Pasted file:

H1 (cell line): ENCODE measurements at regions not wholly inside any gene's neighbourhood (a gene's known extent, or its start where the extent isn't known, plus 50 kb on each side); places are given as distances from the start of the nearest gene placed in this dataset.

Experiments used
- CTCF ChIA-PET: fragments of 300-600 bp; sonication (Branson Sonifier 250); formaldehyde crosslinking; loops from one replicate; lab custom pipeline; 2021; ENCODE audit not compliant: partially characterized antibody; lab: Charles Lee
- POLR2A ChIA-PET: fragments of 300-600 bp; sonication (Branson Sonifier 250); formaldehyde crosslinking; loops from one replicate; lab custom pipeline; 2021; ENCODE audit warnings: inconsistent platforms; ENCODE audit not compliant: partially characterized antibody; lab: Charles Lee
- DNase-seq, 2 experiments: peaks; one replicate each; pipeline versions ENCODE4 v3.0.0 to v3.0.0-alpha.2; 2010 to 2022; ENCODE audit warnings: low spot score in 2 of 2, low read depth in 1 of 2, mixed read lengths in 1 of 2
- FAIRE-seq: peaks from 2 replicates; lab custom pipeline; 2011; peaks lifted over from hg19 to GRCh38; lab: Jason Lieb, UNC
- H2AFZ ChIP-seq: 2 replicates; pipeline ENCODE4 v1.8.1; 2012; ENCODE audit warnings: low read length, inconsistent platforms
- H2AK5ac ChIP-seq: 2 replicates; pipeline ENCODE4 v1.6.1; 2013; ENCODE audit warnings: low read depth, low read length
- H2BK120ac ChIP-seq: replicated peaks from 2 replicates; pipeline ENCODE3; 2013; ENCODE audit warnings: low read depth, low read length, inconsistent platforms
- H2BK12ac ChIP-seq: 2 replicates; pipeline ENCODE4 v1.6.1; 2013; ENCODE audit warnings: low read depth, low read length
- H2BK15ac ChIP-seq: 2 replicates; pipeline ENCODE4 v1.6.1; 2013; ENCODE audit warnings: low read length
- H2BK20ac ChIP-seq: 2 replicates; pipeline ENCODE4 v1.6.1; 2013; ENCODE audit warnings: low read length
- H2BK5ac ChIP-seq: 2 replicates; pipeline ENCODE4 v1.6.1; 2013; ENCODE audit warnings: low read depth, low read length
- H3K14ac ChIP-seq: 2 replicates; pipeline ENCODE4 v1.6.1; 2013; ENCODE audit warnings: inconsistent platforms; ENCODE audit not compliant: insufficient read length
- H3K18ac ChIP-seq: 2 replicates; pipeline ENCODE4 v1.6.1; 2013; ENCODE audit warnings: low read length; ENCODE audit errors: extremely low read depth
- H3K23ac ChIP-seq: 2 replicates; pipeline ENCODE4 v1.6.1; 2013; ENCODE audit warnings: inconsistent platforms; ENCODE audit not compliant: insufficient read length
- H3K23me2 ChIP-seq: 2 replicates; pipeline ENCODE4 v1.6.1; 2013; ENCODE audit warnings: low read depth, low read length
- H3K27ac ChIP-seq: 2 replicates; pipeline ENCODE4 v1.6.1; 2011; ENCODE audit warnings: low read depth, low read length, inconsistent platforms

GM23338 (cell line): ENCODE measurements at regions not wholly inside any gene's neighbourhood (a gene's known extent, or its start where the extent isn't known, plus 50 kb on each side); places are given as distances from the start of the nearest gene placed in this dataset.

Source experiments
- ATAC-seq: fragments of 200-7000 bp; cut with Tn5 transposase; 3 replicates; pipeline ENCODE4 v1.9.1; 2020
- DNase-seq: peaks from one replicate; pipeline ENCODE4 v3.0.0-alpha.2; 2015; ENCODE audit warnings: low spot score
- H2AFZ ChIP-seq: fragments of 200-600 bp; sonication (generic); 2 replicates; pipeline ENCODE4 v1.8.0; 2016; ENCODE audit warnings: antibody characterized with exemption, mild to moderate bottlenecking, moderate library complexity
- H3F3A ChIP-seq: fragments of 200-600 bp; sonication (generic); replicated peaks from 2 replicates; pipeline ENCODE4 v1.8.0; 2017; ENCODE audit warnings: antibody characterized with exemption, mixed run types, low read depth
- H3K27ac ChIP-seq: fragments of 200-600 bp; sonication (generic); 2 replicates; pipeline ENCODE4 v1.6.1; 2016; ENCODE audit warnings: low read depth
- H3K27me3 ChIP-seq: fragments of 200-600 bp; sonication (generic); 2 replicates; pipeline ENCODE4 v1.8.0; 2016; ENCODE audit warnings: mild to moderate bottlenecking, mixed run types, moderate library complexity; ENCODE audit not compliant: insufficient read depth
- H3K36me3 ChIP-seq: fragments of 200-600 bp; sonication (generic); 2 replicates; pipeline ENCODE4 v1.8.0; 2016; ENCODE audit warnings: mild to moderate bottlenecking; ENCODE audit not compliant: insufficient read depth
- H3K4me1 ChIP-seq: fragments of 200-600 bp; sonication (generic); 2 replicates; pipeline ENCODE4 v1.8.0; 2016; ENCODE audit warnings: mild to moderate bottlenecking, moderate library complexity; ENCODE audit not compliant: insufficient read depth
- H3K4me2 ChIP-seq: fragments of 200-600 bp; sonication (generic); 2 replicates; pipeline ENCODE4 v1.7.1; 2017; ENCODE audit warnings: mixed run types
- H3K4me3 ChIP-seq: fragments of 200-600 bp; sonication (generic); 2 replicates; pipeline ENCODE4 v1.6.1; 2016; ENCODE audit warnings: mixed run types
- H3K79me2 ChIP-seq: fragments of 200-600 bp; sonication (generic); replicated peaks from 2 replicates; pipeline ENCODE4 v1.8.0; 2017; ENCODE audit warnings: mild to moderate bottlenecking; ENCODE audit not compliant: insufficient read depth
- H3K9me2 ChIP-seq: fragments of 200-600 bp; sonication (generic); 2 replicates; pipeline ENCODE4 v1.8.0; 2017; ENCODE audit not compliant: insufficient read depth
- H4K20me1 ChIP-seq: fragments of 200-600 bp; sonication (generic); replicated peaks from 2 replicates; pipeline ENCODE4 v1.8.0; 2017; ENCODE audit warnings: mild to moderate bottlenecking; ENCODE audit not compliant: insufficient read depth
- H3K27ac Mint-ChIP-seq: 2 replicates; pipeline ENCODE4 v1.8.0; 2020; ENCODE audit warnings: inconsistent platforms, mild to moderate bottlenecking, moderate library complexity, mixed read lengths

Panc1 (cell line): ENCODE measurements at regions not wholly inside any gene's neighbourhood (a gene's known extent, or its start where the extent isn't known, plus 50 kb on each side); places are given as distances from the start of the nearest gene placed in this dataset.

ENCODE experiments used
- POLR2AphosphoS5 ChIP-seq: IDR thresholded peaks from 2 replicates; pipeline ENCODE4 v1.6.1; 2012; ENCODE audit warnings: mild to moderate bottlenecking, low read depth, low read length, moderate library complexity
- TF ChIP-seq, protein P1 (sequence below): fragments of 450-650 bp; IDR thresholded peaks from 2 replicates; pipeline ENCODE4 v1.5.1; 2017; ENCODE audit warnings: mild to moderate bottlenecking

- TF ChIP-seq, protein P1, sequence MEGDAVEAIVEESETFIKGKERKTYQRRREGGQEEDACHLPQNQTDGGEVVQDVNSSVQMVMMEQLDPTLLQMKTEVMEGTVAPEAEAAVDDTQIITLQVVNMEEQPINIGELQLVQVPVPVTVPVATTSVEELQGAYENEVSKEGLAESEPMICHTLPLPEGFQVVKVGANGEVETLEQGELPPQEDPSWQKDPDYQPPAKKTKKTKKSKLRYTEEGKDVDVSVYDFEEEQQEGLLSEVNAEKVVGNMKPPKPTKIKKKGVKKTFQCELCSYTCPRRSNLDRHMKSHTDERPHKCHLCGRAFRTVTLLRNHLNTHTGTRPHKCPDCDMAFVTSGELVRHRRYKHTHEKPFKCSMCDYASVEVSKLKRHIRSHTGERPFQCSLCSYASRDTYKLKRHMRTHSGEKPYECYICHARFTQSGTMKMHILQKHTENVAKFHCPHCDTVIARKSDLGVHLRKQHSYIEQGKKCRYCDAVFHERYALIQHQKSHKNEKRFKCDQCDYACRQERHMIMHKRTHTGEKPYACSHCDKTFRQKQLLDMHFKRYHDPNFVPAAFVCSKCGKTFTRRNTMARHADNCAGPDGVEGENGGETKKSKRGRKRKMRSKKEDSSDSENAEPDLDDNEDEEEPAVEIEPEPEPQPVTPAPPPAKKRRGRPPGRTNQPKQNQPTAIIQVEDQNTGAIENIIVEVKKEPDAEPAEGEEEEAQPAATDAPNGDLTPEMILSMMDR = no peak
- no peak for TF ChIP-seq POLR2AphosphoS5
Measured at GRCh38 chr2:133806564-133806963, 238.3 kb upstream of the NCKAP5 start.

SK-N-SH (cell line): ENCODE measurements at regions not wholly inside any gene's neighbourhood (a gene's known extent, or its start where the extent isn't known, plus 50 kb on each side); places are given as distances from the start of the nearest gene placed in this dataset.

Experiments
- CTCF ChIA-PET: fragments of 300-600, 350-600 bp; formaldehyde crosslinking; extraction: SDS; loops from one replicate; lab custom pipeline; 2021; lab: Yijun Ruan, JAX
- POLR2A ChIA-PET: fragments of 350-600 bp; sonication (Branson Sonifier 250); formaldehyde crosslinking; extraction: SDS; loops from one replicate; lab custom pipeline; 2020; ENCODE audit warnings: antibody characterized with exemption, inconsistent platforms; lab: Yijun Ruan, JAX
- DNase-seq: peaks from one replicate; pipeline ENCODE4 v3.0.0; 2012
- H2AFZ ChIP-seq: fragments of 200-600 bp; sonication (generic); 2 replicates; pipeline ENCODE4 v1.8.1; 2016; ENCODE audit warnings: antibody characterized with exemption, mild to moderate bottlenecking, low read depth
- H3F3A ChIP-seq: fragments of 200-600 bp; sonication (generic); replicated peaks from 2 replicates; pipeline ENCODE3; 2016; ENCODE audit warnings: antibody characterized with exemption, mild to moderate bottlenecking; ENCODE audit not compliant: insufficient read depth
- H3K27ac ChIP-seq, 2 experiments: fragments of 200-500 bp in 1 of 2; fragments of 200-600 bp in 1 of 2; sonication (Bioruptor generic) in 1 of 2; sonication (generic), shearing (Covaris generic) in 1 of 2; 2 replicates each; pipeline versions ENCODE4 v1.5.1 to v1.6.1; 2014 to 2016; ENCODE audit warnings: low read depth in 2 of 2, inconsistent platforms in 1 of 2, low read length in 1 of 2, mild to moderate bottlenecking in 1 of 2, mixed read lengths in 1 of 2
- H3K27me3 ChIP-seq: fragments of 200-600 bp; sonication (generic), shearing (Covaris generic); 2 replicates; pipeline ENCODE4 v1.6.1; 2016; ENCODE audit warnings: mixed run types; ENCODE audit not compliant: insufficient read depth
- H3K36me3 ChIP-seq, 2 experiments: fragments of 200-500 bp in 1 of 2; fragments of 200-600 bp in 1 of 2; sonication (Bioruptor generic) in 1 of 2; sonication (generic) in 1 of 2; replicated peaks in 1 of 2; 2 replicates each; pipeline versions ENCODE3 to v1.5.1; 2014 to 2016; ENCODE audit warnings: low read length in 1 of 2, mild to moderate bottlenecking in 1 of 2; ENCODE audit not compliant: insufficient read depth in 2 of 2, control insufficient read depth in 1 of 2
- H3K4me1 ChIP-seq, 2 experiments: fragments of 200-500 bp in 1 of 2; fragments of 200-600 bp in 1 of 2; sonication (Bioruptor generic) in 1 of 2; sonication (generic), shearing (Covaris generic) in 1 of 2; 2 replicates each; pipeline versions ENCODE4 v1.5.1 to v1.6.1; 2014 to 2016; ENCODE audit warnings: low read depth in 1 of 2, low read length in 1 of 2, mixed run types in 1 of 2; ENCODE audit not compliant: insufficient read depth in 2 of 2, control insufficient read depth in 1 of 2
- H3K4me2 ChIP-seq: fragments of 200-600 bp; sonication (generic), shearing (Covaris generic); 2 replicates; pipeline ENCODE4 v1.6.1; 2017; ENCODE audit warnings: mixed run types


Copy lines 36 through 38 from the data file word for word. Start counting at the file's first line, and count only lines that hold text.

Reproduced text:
ENCODE experiments used
- POLR2AphosphoS5 ChIP-seq: IDR thresholded peaks from 2 replicates; pipeline ENCODE4 v1.6.1; 2012; ENCODE audit warnings: mild to moderate bottlenecking, low read depth, low read length, moderate library complexity
- TF ChIP-seq, protein P1 (sequence below): fragments of 450-650 bp; IDR thresholded peaks from 2 replicates; pipeline ENCODE4 v1.5.1; 2017; ENCODE audit warnings: mild to moderate bottlenecking